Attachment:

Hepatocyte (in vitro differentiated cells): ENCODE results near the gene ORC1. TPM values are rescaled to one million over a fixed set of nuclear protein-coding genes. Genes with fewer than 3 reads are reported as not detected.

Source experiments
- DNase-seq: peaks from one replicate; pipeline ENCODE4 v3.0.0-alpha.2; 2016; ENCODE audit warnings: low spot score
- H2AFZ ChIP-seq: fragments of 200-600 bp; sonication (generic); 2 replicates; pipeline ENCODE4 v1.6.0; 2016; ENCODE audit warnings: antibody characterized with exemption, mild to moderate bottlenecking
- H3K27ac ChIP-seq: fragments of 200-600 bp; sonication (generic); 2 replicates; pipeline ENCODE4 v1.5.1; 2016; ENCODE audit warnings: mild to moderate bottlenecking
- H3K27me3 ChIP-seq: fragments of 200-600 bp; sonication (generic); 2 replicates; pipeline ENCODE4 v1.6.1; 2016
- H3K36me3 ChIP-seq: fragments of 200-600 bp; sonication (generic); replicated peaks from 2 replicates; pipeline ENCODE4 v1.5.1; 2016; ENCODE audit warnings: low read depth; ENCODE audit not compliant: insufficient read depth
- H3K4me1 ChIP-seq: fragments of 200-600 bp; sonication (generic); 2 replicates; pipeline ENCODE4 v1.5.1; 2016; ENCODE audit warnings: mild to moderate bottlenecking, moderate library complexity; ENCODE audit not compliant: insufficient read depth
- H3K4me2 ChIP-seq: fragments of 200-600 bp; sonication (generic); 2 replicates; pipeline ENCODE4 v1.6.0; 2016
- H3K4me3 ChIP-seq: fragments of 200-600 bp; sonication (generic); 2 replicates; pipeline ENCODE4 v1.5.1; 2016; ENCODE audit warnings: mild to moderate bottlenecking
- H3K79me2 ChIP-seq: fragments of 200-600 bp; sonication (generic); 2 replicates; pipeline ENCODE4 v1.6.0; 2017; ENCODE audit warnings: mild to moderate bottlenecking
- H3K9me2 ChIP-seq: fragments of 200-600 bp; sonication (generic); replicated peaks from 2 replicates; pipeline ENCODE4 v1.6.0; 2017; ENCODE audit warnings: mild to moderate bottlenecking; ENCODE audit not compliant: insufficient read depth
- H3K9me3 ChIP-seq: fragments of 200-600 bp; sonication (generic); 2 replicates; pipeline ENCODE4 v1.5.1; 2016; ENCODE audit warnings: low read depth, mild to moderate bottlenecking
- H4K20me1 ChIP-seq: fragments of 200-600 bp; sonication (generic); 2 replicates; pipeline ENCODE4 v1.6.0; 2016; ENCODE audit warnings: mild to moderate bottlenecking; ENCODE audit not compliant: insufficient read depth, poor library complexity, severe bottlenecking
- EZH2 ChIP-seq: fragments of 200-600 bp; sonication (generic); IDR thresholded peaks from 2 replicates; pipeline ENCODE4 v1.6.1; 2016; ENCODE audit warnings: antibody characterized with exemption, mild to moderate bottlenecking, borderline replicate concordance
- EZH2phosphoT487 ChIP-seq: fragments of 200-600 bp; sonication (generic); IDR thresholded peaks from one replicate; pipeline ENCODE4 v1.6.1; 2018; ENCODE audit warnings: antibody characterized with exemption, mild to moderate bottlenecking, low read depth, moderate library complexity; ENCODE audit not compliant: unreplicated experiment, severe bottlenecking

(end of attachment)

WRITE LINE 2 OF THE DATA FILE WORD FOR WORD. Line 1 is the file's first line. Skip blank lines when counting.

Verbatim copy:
Source experiments